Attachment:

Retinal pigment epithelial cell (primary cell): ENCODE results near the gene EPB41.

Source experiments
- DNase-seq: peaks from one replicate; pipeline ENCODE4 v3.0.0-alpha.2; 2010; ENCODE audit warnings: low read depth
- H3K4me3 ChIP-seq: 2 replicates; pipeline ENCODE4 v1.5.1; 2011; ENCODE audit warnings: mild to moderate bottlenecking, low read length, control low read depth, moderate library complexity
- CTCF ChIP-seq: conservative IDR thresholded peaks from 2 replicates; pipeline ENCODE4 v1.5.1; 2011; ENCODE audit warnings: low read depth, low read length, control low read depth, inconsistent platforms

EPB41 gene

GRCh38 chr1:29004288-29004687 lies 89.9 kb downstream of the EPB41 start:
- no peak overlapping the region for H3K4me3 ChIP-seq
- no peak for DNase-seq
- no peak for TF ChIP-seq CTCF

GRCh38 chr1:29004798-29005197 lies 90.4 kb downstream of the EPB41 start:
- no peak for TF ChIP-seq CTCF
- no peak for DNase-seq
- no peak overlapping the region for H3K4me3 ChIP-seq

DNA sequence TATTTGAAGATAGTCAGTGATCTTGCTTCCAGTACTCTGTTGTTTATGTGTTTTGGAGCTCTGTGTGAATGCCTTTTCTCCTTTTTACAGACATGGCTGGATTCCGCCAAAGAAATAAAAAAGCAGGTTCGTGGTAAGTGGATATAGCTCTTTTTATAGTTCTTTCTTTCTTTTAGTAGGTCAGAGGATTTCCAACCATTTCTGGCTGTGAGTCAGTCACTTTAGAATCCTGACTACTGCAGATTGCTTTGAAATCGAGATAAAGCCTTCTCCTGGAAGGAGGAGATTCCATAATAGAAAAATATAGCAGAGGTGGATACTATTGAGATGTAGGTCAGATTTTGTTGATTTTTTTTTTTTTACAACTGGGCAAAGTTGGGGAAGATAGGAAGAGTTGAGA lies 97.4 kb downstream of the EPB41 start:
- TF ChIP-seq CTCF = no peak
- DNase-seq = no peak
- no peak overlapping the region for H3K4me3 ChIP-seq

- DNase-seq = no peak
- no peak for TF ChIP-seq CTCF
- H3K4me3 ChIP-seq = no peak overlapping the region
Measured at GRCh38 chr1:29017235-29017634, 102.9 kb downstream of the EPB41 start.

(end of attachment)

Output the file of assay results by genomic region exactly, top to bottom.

Retinal pigment epithelial cell (primary cell): ENCODE results near the gene EPB41.

Source experiments
- DNase-seq: peaks from one replicate; pipeline ENCODE4 v3.0.0-alpha.2; 2010; ENCODE audit warnings: low read depth
- H3K4me3 ChIP-seq: 2 replicates; pipeline ENCODE4 v1.5.1; 2011; ENCODE audit warnings: mild to moderate bottlenecking, low read length, control low read depth, moderate library complexity
- CTCF ChIP-seq: conservative IDR thresholded peaks from 2 replicates; pipeline ENCODE4 v1.5.1; 2011; ENCODE audit warnings: low read depth, low read length, control low read depth, inconsistent platforms

EPB41 gene

GRCh38 chr1:29004288-29004687 lies 89.9 kb downstream of the EPB41 start:
- no peak overlapping the region for H3K4me3 ChIP-seq
- no peak for DNase-seq
- no peak for TF ChIP-seq CTCF

GRCh38 chr1:29004798-29005197 lies 90.4 kb downstream of the EPB41 start:
- no peak for TF ChIP-seq CTCF
- no peak for DNase-seq
- no peak overlapping the region for H3K4me3 ChIP-seq

DNA sequence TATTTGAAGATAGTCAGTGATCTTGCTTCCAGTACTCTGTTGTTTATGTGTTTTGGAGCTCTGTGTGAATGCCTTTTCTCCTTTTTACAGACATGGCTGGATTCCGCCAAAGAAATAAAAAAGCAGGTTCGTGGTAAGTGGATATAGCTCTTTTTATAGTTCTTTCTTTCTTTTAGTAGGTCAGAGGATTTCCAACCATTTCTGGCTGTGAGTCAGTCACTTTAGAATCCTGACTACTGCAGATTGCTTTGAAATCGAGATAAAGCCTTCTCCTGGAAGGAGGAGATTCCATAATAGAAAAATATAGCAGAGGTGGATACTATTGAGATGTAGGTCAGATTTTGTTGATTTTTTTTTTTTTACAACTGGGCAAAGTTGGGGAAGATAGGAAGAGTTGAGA lies 97.4 kb downstream of the EPB41 start:
- TF ChIP-seq CTCF = no peak
- DNase-seq = no peak
- no peak overlapping the region for H3K4me3 ChIP-seq

- DNase-seq = no peak
- no peak for TF ChIP-seq CTCF
- H3K4me3 ChIP-seq = no peak overlapping the region
Measured at GRCh38 chr1:29017235-29017634, 102.9 kb downstream of the EPB41 start.